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jeebowhite
Hi Guys,

Well, I need to touch up my car a little, had a few big stones have bounced off the bonnet, and as a result, they left a few nice chips. So I bought a scratch repair kit, and popped a thin layer of primer on, let it dry then tried to paint over the top. Now its dried I have a couple of little blobs that look like dirt, but are actually pain, so I need to smooth them out, keep the paint there and try again.

In all honesty, I dont think I can do a professional looking repair, but something would be better than nothing.

Im thinking I might need to sand down what I have done, reapply a thin layer of primer out of a spray can. then look at painting it. I tried to use artist brushes thinking it might give a better finish but it hasnt really made a great difference.

Has anyone any advice on chip repairs?

Im thinking I might (as they are only small chips) buy a tin of spray paint, and lacquer and just spray the damaged dot, until I get a similar match, then once dry try to use T cut to blend it in.

I dont have the funds at the moment to buy a spray set from halfords to try, but is there anyway you can take a touch up pen kit from the dealer and then turn it into airbrush paint to apply?

For the sake of 10 or 11 small chips, I cant really afford to get someone like chipsaway to fix it!

All answers appreciated.

James
Preee
1)I got a Ford Moondust paint stick off Ebay for £10 , once i had applied the paint to the chip i let it set for 24hrs , then used wet'n'dry 2500 grit , soaked in water , worked on the lump of paint first until smooth .

2)T-Cut

3)Applied clear coat , agiain letting it sit for 24hrs

4) used 2500 grit wet'n'dry , soaked in water again working in the high spot first and then blending over about 2 inches.

5) T-cut to removed the very fine smear left from the wet'n'dry.

6) Works every time for me , just got to be carefull not to go too deep and try and remove the lump first. Its only noticable if i have my nose about a foot away .

Another way is to dab the paint on and use an old credit card to smooth and then remove any residue trying not to touch where the chip is , saves too much rubbing down then.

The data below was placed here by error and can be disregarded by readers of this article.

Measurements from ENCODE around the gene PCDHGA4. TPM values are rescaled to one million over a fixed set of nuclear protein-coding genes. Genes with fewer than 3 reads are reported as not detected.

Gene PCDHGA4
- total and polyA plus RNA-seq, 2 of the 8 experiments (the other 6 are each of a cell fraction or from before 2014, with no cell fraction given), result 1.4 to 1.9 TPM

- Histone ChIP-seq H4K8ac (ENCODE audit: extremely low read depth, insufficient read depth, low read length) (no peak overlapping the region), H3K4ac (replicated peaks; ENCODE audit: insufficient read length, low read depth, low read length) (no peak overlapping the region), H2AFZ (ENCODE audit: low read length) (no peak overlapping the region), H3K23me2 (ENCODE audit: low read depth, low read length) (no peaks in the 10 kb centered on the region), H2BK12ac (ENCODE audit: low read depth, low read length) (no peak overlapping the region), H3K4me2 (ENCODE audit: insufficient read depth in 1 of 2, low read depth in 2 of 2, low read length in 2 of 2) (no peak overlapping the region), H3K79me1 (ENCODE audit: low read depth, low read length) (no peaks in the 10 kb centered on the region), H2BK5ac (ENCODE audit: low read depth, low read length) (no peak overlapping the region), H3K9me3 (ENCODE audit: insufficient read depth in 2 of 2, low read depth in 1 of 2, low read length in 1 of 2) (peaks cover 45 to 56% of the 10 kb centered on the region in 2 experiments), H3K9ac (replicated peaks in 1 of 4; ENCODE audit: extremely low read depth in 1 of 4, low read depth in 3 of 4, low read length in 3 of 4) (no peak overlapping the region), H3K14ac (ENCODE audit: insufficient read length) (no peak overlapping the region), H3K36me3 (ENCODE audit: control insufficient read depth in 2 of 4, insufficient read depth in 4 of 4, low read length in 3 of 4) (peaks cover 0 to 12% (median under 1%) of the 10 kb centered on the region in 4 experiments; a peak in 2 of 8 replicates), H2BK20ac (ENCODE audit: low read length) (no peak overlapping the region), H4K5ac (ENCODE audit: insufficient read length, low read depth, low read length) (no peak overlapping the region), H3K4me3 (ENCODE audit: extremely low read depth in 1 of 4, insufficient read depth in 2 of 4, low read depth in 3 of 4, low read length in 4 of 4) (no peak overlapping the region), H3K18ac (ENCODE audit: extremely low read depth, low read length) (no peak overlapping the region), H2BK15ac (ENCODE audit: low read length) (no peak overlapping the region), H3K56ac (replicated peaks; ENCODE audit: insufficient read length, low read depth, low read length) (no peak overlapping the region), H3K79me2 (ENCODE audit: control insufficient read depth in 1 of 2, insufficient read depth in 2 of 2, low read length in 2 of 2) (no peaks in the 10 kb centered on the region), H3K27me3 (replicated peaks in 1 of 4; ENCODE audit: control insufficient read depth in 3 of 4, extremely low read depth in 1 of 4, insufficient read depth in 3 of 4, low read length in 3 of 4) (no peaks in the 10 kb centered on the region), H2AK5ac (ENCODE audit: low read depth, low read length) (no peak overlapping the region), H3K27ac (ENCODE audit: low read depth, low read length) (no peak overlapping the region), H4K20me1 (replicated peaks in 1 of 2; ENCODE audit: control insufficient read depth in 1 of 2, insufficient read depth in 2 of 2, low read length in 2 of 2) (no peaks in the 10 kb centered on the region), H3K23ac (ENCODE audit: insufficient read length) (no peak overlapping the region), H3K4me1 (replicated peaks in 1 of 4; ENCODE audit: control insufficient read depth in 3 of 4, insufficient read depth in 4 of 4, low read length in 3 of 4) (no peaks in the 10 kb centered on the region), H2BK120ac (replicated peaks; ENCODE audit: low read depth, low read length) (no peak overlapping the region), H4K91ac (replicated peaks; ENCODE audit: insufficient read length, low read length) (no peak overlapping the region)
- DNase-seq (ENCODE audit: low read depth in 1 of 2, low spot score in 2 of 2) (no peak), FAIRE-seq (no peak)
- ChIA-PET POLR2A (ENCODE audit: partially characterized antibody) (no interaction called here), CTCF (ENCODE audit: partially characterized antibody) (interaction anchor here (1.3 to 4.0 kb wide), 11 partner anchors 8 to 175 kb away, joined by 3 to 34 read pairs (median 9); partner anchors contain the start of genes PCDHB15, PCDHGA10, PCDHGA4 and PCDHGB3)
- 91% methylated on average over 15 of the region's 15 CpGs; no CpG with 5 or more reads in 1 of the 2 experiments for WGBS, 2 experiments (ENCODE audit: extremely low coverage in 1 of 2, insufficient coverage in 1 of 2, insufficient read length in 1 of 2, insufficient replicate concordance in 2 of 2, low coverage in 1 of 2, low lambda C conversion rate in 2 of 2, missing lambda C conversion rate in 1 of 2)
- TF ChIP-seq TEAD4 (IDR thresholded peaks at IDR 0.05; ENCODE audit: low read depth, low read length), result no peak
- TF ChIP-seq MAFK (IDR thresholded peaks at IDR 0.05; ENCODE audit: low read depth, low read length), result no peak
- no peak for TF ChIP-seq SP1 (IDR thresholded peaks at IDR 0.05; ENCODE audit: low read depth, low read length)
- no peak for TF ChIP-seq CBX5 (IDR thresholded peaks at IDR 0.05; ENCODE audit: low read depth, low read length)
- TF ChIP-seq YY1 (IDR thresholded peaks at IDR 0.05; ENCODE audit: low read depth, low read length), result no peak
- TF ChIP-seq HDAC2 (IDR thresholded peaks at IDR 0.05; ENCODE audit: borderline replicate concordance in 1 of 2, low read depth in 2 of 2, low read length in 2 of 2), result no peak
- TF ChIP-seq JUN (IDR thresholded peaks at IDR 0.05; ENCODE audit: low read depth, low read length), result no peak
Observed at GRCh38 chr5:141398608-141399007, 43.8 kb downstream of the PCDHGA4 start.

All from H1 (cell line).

Downside of the paint stick , Shake well , put some paint on a piece of plastic and stir again before applying.First time i tried paint direct form paint stick had a tint of black once i applied it.
jeebowhite
Thanks Preee, I might have to give the wet and dry a go! I would never have thought about sanding it down, purely for the reason I thought it would scratch it more! I thought I might use a very small piece and rub it in with a pencil rubber if I splodged too much!
Danny87
Preee (Preece!), you've been a star again. Your answer has helped me because I've got some really horrible chips on my spoiler, I did attempt to sort it but I've ended up with a build up of paint which is higher than the rest. I wasn't sure what to do and put it out of my mind, but I'll have a closer look tomorrow and see if I can sort it out now I know what to do :D

Dan
Preee
@ jeebowhite , i watched a few youtube videos and picked it up from there, there is also some kind of putty type stuff you can get from halfords to help smooth the fine scratches before the t-cut.


@Danny87 haha i am now thinking of a new name for you :lol:



There are probably other ways to protect the surrounding area as long as possible before you need to blend , perhaps surround the chip with selotape then peel when the excess paint is down as much as possible.
jeebowhite
Thanks again, I couldnt find any 2500 - I bought some 250 grit sandpaper from B&Q which is really fine, you can only just feel it, I would probably protect the local paintwork with tape or something and then sand it down, the problem is though that you then have to apply the lacquer which then adds more to it, then you have to sand down the lacquer which takes you back to the point you need to apply lacquer...
Preee
[quote name='jeebowhite' timestamp='1316178045' post='144361']
Thanks again, I couldnt find any 2500 - I bought some 250 grit sandpaper from B&Q which is really fine, you can only just feel it, I would probably protect the local paintwork with tape or something and then sand it down, the problem is though that you then have to apply the lacquer which then adds more to it, then you have to sand down the lacquer which takes you back to the point you need to apply lacquer...
[/quote]


I apply the lacquer over twice the size of the chip , but as long as its smoothed out and polished even just the paint in the chip gets a good finish
rojariggs
For very small chips use a cocktail stick or similar using tiny amounts of paint and build up carefully layer by layer.

Cheers

Rog
jeebowhite
Thanks for the advice! well I did do this in the end, however even that didnt suffice, it still turned out lumpy, a gradual rub down has gotten it almost smooth to the remainder of the bonnet, however the colouring is darker on a strip of damage / couple of chips. Its not too bad but at least its covered for now!


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